Dear Coaches: What You're Doing Isn't Working
The Dynamics of In-Game Official-Coach Interactions
This article was originally published 26 March 2014 on The Referee Developer.
As I come to the end of my eleventh season as an official, I realize that I’ve been devoting more and more attention to how officials and coaches interact. One of the biggest lessons I try to teach my young officials is that the relationship between a coach and an official does not have to be adversarial; it is unfortunate and unnecessary that it often turns out to be the case. At the minor hockey level, the issue has garnered increased media attention as young referees are continually driven away from the sport by abusive behaviour. By contrast, at the junior and professional levels, verbal abuse of referees is often considered a semi-legitimate gamesmanship tactic.
Whether we’re referring to an outburst of emotion or a continuous barrage of verbal abuse, yelling at the referees is considered to be ubiquitous in hockey. My meditation on the subject have been centred around trying to understand precisely what coaches are trying to achieve when they verbally abuse official. This is not pathos designed to persuade coaches to reform their behaviour on moral grounds. Instead, this is an explanation of the practical ways in which referees respond to verbal abuse and why smart hockey coaches should keep their mouths shut, because what they’re doing isn’t working.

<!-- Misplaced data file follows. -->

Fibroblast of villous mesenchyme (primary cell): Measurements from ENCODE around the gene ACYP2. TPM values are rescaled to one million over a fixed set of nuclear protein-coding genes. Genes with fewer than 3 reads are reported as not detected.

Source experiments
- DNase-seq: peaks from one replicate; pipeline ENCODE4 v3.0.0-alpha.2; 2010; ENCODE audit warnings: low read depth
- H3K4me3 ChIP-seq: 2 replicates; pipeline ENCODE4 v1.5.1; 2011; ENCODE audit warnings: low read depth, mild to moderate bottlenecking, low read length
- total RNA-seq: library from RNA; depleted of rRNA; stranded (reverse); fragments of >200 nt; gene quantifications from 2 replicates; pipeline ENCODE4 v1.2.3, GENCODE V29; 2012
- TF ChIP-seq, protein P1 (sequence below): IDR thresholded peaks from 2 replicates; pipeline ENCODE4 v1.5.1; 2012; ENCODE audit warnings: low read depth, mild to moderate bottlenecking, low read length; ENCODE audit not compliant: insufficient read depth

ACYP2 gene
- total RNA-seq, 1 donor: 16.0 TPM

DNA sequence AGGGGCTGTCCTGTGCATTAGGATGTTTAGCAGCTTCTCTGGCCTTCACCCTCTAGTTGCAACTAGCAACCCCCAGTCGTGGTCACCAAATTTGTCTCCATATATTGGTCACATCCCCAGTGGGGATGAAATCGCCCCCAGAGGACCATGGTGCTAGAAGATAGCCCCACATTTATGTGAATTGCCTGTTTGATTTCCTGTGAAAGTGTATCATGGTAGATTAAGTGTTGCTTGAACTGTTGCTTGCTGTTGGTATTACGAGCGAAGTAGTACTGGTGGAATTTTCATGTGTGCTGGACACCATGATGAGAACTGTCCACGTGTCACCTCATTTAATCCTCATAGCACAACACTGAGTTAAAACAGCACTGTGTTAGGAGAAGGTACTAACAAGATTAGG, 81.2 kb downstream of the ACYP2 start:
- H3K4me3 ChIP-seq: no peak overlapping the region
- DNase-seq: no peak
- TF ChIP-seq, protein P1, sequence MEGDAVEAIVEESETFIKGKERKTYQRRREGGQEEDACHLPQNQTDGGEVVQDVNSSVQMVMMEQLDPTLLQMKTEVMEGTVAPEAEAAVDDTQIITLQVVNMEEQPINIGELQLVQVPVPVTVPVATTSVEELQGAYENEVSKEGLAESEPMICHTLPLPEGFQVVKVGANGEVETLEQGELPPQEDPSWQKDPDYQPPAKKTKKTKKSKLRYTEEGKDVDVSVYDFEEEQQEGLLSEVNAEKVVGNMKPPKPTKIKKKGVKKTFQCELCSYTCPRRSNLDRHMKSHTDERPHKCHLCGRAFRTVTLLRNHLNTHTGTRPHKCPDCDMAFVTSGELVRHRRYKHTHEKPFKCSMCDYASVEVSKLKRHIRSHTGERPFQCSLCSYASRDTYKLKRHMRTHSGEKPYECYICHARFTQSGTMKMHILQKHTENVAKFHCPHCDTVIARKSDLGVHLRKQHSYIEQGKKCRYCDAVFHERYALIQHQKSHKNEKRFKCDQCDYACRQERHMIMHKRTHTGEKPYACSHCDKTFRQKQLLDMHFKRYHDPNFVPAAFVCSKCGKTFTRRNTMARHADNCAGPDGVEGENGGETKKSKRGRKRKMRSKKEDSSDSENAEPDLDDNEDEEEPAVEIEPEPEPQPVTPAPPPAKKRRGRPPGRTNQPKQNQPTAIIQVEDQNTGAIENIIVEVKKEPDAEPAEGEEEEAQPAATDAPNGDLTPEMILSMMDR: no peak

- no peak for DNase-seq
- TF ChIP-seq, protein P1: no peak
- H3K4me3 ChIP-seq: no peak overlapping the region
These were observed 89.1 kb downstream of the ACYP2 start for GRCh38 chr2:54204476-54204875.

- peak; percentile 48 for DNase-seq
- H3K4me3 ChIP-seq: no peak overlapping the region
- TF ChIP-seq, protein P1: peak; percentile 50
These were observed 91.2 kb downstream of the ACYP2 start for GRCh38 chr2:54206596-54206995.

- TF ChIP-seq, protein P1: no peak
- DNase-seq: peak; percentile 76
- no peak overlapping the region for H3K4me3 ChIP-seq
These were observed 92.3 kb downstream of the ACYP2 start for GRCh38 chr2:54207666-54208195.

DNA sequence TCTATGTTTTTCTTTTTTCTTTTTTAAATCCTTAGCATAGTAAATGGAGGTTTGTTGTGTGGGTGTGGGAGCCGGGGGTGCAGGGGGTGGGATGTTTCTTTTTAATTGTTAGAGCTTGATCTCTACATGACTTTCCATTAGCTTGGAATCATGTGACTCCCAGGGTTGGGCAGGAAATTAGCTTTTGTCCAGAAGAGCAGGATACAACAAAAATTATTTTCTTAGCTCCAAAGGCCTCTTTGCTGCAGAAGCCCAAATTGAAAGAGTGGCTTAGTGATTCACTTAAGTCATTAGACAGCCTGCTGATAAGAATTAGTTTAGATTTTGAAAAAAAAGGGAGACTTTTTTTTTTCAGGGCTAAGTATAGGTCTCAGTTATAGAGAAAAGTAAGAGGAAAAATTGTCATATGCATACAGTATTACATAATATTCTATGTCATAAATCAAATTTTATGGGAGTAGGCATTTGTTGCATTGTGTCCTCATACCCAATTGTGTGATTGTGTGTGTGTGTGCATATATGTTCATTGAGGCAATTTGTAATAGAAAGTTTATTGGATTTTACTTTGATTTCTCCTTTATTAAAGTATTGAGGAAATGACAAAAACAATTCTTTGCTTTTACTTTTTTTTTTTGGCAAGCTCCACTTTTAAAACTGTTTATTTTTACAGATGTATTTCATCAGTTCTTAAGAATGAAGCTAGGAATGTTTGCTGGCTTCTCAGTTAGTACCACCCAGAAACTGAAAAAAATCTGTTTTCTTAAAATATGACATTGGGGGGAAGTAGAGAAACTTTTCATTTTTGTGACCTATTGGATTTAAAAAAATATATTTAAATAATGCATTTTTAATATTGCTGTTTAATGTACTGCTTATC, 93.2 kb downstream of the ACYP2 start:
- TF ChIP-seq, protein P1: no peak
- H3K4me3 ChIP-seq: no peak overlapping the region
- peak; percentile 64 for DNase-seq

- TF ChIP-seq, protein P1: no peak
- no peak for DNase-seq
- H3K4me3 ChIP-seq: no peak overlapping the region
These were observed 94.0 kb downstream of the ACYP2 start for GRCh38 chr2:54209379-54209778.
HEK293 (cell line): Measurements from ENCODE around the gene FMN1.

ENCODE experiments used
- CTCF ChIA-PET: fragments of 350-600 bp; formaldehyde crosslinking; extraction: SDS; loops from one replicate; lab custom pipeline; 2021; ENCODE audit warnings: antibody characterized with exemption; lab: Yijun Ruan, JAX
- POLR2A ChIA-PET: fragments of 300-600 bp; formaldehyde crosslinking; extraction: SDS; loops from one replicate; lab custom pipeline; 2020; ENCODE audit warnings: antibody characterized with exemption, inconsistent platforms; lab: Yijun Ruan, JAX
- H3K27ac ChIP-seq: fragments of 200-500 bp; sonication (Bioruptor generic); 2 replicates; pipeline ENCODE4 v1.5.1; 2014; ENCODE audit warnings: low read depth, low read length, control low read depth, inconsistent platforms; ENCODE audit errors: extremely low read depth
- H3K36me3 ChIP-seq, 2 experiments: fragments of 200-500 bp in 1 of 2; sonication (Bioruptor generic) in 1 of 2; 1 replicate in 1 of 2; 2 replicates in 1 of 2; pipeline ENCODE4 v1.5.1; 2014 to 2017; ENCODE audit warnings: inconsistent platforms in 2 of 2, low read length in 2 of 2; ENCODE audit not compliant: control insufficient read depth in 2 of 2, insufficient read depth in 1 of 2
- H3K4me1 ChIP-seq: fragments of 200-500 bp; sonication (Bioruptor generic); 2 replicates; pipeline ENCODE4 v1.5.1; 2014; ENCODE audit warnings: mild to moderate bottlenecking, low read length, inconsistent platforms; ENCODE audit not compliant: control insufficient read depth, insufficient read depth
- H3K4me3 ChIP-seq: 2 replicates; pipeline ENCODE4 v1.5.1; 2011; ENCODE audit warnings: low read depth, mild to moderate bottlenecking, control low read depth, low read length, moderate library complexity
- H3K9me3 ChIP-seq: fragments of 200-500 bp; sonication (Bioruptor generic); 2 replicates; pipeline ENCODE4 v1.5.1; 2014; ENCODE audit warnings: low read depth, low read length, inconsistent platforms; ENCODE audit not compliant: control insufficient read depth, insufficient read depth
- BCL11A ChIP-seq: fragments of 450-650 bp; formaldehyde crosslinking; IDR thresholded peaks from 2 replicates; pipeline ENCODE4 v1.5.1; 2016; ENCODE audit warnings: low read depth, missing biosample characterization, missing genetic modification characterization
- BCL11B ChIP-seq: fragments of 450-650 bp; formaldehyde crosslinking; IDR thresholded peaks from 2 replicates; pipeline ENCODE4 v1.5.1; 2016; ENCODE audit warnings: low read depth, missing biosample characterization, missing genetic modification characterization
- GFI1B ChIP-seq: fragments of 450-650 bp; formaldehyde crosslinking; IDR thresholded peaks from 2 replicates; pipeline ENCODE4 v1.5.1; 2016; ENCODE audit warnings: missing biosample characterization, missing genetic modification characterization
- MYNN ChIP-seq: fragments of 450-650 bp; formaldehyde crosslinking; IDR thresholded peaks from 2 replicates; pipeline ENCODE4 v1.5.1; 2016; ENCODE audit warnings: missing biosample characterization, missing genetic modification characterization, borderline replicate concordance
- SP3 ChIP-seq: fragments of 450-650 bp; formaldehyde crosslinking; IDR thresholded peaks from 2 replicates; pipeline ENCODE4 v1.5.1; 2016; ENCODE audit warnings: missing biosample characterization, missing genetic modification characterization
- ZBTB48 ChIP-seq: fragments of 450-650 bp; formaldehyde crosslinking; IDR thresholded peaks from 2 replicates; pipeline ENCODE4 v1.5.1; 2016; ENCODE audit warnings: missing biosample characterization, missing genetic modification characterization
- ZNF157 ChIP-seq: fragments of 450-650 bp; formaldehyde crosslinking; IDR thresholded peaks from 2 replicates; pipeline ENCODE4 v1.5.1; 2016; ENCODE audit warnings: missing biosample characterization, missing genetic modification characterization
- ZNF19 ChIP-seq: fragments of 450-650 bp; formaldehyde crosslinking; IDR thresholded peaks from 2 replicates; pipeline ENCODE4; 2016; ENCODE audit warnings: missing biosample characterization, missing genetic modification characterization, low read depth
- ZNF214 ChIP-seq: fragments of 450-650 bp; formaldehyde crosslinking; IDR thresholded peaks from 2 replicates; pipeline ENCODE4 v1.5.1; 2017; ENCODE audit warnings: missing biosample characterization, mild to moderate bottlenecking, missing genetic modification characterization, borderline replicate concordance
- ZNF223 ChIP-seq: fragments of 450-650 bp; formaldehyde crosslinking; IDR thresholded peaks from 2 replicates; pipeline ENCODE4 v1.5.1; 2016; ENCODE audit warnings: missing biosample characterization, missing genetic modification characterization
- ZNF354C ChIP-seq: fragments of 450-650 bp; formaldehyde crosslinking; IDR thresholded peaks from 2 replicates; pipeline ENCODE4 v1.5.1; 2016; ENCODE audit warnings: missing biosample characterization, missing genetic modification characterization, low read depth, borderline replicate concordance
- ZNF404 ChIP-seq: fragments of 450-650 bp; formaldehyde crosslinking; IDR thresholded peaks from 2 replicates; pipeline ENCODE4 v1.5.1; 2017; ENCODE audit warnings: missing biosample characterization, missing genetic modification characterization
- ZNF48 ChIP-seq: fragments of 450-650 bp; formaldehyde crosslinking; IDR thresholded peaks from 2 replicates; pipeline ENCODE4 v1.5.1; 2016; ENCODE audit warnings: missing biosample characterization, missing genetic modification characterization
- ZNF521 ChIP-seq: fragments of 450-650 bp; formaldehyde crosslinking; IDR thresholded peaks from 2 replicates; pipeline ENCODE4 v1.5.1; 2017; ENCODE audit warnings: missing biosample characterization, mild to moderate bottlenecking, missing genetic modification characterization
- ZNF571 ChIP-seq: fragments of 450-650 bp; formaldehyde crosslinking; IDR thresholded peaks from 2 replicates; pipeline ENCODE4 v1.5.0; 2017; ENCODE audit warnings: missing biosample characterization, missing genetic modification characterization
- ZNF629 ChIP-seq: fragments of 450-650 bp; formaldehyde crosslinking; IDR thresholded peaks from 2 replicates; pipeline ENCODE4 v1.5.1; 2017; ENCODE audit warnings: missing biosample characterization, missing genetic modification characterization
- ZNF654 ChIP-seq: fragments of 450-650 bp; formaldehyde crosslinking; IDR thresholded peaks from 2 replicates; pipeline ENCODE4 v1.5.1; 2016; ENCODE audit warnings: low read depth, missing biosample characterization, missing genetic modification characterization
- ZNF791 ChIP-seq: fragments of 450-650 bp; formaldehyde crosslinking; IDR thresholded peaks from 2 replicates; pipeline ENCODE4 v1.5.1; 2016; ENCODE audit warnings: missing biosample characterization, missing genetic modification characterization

Before I continue, I want to clarify my use of the word abuse, because my choice of this word is very deliberate. A coach screaming and swearing at an official constitutes abuse because the official cannot respond in kind; if an official screamed or swore at a coach, they would be swiftly disciplined, and rightly so. It is fairly universally agreed upon that a middle-aged adult coach screaming at a twelve year-old official constitutes abuse not only because a teenaged official does not have the ability to respond on the same level, but there is also a physical intimidation factor in which an adult coach clearly has the upper hand. But by the same token, an adult coach yelling at an adult referee constitutes verbal abuse because the referee is not permitted to engage the coach in this way. Whether or not you, as the reader, accept my definition of the word “abuse”, we can continue forward with the understanding of why I have selected this word for my article.
The reality is that for all the smart people involved in the game of hockey, most coaches and players have absolutely zero understanding of how referees respond to displays of emotion and verbal abuse. Coaches tend to treat referees like players – a coach will yell at a player in the hopes of eliciting a behavioural response that will improve the quality of that individual’s play (whether or not this is a useful tactic is a debate for another day). So coaches react, sometimes without thinking, to (real or perceived) errors by referees the same way they would with their players. The key difference, the one that coaches overlook, is that players are subordinate to the coach; referees are not.
When a referee gets verbally abused, there are three possible ways in which they might respond. The first possibility is that they completely ignore it, which is the best possible outcome for the coach. Let me repeat that: when a coach yells at a referee, the best possible outcome for the coach is that the referee completely ignores them. Either the referee doesn’t hear the coach, or they simply let the abuse roll off their back and carry on with their duties.